An employee for a major homebuilder believed he was improperly denied overtime pay because he and other employees were misclassified as supervisors. He wanted to join with the others to file a collective claim with an arbitrator. But the builder said its arbitration policy, which employees were required to sign, only allowed for individual claims. The Board found that the policy was unlawful because it denied the employees their right to engage in concerted activity by filing jointly.
Michael Cuda worked as a "superintendent" for D.R. Horton, Inc., a builder with operations in 20 states. Like a growing number of employers, Horton required workers to agree in writing to submit any future claims against it to a professional arbitrator outside the court system. The Horton agreement had an additional condition, that claims could only be made on an individual basis. Cuda signed the agreement in 2006.
Two years later, Cuda notified Horton that he planned to seek arbitration on the job classification issue on behalf of himself and all other superintendents. The company rejected the idea, citing its arbitration policy. Cuda then filed an Unfair Labor Practice charge with the NLRB, claiming Horton's policy violated the labor law's protection of joint activity. Following an investigation, the regional director issued a complaint on behalf of the NLRB General Counsel, which brought the case to a hearing before an administrative law judge. In January 2011, the judge ruled that the arbitration policy was unlawful in that it deprived employees of the right to file charges with the NLRB.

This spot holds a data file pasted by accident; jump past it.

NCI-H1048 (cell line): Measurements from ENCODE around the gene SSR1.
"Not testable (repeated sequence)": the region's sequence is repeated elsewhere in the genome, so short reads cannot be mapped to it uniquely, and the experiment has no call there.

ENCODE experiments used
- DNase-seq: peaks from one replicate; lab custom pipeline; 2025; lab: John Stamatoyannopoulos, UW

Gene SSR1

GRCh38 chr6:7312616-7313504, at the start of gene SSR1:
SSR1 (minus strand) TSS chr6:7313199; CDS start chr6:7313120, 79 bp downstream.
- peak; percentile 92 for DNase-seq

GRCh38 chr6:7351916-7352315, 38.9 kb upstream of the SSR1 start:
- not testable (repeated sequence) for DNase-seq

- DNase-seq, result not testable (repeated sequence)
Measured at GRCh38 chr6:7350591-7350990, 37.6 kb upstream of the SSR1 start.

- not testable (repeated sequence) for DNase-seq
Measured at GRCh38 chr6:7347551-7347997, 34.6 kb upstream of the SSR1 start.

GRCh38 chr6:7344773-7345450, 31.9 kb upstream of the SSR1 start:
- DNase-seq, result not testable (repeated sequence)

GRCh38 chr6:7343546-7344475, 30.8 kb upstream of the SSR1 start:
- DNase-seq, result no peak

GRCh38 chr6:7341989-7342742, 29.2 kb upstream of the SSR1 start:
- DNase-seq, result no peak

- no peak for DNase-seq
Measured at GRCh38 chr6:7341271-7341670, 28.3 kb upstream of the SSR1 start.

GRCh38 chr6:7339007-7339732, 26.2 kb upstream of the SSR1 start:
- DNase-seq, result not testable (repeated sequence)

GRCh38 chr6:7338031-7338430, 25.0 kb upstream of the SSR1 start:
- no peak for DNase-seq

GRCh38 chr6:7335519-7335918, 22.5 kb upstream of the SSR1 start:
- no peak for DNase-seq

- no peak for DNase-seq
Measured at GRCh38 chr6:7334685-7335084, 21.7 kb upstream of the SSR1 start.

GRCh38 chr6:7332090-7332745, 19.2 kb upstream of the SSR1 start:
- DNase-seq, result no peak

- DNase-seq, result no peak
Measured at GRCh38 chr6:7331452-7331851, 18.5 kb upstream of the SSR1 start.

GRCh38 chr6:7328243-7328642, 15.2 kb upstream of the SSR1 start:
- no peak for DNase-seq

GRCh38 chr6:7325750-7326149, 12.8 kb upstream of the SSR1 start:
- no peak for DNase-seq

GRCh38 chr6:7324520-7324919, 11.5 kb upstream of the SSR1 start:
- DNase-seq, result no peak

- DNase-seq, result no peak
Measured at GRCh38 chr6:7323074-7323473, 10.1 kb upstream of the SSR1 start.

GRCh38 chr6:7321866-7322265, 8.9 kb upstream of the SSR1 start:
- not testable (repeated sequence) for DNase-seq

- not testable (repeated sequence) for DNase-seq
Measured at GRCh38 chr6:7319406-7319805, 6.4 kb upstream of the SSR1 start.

That decision was appealed to the Board, and the case drew significant interest from groups representing employees and employers, a dozen of which filed amicus briefs with the Board. (All briefs and other public documents are available through this case page.
In January 2012, a two-member majority of the then three-member Board ruled in favor of Cuda, finding the policy was unlawful not only because it precluded NLRB charges but also because it precluded joint claims of any kind. The decision, which requires Horton to rescind or revise the agreement, discussed at length the relationship between federal labor law and the Federal Arbitration Act of 1925. The Board also emphasized that the ruling does not require class arbitration as long as the agreement leaves open a judicial forum for group claims.
The Board decision has been appealed to the U.S. Court of Appeals for the Fifth Circuit in New Orleans, LA.
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